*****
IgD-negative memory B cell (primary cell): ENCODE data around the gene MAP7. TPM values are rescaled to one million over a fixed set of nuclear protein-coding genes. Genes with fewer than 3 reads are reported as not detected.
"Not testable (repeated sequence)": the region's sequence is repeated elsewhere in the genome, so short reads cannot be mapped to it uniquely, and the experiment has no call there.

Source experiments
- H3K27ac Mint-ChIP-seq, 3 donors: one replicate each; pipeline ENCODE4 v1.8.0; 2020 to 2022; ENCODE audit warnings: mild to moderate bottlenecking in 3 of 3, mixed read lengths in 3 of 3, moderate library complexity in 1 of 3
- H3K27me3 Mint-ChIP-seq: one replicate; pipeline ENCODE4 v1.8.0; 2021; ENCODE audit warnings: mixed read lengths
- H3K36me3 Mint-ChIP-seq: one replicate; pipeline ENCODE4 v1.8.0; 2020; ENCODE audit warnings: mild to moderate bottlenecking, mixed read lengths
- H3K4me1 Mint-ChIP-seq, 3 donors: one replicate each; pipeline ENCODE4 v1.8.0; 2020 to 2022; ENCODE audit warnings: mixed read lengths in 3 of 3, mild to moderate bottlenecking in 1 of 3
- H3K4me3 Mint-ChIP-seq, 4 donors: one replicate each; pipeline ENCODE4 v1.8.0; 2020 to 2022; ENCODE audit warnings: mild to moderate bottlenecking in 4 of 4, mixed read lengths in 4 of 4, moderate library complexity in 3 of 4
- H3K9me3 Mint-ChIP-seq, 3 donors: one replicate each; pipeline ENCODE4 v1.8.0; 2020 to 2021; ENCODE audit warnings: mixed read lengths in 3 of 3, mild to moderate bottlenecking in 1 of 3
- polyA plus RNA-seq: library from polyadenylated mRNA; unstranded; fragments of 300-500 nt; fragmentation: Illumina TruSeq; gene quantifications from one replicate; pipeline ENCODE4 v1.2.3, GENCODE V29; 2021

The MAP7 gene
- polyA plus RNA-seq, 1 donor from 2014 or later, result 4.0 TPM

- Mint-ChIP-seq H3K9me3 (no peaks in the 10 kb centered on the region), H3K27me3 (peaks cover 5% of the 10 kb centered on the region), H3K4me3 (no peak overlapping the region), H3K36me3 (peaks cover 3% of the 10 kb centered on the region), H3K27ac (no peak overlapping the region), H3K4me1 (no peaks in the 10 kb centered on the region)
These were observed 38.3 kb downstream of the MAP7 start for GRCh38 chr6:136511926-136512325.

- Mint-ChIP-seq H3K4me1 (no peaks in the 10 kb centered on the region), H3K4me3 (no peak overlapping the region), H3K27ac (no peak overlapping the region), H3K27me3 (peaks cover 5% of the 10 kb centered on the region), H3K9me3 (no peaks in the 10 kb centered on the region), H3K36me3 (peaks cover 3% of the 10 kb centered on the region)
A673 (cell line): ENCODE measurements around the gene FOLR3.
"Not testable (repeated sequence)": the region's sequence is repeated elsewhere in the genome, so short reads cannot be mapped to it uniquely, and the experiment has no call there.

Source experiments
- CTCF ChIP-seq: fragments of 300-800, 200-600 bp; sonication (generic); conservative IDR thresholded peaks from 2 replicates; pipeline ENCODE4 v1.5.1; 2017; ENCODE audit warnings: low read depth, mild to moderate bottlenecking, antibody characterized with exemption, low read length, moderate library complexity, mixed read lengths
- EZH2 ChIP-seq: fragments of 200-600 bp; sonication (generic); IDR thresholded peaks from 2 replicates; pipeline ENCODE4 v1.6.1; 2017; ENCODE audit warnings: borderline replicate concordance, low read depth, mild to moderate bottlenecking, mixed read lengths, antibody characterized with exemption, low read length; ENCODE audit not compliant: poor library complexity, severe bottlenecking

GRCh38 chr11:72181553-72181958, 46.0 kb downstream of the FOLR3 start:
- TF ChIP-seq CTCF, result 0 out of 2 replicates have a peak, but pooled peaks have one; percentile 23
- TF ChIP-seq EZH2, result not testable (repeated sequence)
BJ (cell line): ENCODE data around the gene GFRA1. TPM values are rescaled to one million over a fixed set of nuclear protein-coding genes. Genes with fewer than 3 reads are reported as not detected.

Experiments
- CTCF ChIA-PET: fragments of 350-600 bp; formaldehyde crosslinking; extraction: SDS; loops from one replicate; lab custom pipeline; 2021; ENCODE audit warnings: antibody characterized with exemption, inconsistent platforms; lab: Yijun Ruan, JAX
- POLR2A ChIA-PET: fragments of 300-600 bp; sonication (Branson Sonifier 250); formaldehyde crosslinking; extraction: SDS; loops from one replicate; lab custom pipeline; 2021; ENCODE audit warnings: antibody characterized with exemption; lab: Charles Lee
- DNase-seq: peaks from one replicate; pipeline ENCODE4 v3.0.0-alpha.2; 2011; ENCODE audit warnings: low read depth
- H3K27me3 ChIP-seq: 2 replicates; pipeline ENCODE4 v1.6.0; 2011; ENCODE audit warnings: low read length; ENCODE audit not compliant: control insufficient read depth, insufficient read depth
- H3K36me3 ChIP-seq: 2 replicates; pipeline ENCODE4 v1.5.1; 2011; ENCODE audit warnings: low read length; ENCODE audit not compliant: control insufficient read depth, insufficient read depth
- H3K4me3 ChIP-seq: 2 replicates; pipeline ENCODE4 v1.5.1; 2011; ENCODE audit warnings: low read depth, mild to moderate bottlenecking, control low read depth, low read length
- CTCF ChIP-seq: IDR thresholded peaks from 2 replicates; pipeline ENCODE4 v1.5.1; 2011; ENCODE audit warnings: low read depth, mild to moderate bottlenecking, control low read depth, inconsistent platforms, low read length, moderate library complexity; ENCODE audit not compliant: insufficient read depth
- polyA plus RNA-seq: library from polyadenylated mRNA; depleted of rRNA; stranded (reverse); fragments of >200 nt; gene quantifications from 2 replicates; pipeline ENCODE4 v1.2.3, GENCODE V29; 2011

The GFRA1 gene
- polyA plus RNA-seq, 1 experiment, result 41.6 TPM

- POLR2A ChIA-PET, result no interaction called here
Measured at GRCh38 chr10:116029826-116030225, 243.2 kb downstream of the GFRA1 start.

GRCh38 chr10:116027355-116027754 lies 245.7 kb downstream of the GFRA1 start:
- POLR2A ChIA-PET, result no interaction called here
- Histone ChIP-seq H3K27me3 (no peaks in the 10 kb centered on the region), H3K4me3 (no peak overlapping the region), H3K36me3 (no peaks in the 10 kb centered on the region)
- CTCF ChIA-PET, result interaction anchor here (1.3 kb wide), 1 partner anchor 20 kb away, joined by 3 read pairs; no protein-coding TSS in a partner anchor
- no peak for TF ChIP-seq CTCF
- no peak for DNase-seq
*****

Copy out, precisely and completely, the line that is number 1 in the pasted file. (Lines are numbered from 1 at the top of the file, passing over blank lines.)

IgD-negative memory B cell (primary cell): ENCODE data around the gene MAP7. TPM values are rescaled to one million over a fixed set of nuclear protein-coding genes. Genes with fewer than 3 reads are reported as not detected.